Just as there were six million victims, so were there at least six million stories.
One of those stories seems to have occurred many times, because I’ve heard it told by quite a few survivors. It is the story of two or more Jews, witnessing the sadistic and murderous scenes around them, but momentarily spared from being victims themselves.
In the midst of that horror, one Jew turns to the other and says, “Yankel, you are always urging us to be thankful to God for what we have. What do we have to thank Him for now? Our brothers and sisters and children are being tortured and butchered in front of our eyes, and, in all likelihood, these Nazis will come after us next!”
To which Yankel replies, “We can be thankful that we are Jews and not Nazis. Not only can we be thankful, but we can be proud. We can be proud that we are Jews and have retained our humanity, and not become the beasts that these Nazis have become. We can be proud that we can still claim to have been created b’tzelem Elokim, in the image of God. Our tormentors have forever relinquished that claim.”
There are numerous other stories told with similar motifs, indicating that Jews were able to retain their Jewish pride even in the unspeakably horrible conditions of the Holocaust.
Thankfully, Jewish pride has also been amply manifested in much happier circumstances. The encouraging cheers which echoed across the world as Jews from behind the Iron Curtain heroically struggled for their freedom, and the celebratory cheers which resounded when they finally achieved that freedom, expressed that pride dramatically. “Am Yisrael Chai, the Jewish nation lives,” were the words chosen to express that pride.
Jewish pride is sometimes even evidenced in American culture, such as in the boasting one hears about the Hank Greenbergs and Sandy Koufaxes whose Jewish identities were apparent even to the baseball fans of yesteryear.
In more significant areas of human accomplishment, have we not all occasionally gloated over the disproportionably numerous Jewish Nobel Prize winners in science and literature? Do not the lifesaving medical discoveries of generations of Jewish physicians stir Jewish pride in our hearts?
Most important, of course, are the contributions that Jewish leaders have made, from the times of Abraham to this very day, to human religious development and to the advancement of ethics and morality for all mankind.
In is sad, therefore, and some would say tragic, that Jewish pride seems to be on the decline in recent times. The consequences of such a decline are poignantly illustrated in this week’s Torah portion, Parshat Shelach (Numbers 13:1-15:41).
We read this week of the adventures, better misadventures, of the spies. They spent forty days scouting out the Promised Land and discovered much that was very good. But in their report back to “Moses and Aaron and the whole Israelite community,” they chose to emphasize that “the people who inhabit the country are powerful and the cities are fortified and very large.”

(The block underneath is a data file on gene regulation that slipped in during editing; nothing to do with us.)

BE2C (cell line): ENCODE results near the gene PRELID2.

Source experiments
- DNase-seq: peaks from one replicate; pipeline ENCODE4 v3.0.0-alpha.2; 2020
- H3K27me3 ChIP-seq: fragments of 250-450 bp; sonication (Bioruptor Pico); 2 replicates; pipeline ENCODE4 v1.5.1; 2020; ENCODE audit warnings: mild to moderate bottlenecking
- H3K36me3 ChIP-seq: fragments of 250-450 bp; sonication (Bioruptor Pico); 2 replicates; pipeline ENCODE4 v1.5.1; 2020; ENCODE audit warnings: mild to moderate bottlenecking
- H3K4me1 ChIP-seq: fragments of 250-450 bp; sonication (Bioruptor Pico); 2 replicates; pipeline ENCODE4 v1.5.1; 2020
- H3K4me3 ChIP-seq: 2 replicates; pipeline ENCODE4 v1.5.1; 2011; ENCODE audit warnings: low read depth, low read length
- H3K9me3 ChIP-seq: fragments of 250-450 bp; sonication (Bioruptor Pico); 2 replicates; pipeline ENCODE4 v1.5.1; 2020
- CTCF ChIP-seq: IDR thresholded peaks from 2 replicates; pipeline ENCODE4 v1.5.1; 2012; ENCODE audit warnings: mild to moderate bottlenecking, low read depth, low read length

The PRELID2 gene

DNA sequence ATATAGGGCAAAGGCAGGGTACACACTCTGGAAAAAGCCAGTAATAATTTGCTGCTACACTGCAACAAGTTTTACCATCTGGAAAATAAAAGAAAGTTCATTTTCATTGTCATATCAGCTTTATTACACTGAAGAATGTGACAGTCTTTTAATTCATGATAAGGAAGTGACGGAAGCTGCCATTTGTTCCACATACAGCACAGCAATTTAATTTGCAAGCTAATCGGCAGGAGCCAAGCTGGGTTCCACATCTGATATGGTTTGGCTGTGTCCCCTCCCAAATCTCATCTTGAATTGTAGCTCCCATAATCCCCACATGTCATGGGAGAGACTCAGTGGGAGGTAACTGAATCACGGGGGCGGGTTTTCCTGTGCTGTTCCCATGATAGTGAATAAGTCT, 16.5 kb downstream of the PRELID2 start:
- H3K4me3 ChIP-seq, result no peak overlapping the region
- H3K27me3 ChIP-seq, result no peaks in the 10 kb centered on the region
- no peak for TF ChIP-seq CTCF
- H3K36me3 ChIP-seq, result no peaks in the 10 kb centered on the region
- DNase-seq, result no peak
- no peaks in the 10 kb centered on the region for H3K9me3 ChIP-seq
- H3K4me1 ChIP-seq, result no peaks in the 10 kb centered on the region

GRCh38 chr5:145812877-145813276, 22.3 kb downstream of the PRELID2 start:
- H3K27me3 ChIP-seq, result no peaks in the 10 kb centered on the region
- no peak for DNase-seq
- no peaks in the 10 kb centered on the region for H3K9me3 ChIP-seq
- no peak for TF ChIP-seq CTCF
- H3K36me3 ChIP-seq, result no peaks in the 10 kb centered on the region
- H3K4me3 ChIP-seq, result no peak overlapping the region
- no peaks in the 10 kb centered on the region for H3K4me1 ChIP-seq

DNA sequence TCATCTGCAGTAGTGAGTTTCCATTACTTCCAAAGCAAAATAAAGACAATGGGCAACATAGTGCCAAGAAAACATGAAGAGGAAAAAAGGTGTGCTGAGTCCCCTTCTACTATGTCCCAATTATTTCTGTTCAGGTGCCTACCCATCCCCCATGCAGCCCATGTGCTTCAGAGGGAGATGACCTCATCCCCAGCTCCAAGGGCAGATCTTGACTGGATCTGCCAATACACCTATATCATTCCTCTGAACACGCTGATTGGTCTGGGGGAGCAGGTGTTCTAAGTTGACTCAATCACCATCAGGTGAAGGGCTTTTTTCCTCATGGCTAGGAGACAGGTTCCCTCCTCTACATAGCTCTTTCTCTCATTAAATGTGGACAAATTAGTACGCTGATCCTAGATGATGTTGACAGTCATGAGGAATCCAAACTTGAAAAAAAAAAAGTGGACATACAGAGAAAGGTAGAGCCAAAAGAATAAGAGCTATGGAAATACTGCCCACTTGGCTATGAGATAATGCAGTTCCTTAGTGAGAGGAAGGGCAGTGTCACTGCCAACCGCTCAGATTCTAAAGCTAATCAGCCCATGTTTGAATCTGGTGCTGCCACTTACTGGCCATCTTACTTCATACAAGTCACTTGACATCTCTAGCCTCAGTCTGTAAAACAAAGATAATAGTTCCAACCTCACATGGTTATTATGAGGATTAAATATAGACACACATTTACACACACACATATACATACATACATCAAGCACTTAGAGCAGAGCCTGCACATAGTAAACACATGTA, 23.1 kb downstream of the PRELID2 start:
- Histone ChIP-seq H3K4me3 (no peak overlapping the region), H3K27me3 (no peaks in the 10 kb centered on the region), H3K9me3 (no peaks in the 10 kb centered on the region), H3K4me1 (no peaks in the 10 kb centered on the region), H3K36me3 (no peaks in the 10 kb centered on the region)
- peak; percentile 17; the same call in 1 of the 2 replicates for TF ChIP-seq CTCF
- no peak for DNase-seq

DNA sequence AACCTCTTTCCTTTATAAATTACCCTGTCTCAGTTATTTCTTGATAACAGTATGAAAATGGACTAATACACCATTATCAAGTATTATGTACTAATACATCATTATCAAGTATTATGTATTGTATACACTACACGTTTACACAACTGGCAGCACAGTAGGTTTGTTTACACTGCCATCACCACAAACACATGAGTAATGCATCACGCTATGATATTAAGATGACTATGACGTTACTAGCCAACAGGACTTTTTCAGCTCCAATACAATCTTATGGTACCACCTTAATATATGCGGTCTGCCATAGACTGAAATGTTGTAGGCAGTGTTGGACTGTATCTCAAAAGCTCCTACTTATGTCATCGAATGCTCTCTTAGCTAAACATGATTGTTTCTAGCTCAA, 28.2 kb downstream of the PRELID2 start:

When Caleb, the very embodiment of Jewish pride, confidently assured the people that “we shall surely overcome it,” they shouted words of rebuttal, culminating in this assertion: “…we saw giants there, and we looked like grasshoppers to ourselves, and so we must have looked to them.” (Numbers 13:33). Grasshoppers! No more, no less.
An individual with such a puny self image is doomed to a life of mediocrity, if not failure and frustration. A nation which perceives itself as grasshoppers, which lacks proper pride in itself, has already fallen victim to God’s curse: “And I will break your proud glory…” (Leviticus 26:19) Such a nation cannot live up to its mission.
There are those who would object and insist that the Almighty wants us to be humble and that pride is a negative value. To those, we must object that just as there is a “false pride,” which is really nothing but arrogance, there is also “false humility,” which leads one to shirk responsibility and to eschew greatness.
I have at least once before referred in this column to some of my classmates in high school and college and yeshiva who were voted “most likely to succeed” but who by no means succeeded. Many of them suffered from this very “false humility,” and it resulted in their failure to use the talents and skills with which they were blessed in a properly prideful manner. That was their loss, and a loss to the world.
The Jewish people, as a nation, can easily fall prey to this “false humility.” As a nation, despite our faults and shortcomings, we have much to be proud of. We have much to teach the world spiritually because of our rich biblical and rabbinic heritage. And we continue to contribute to mankind’s material welfare in countless ways.
We would do well to heed the pithy counsel of an early 20th century Chassidic sage, Rabbi Yosef Yitzchak of Lubavitch, who said, “Man must be proud, but he must grow higher and higher, and not wider and wider.” What he meant to say is that if we use our pride to grow wider, we are bound to infringe upon another person’s space. That is selfish arrogance, and not proper pride.
But if our pride motivates us not to grow wider, but to grow ever higher and higher, we displace no one. Instead, we draw closer to the Almighty and do what He demands of us.
Jewish pride takes us higher and higher. Am Yisrael Chai.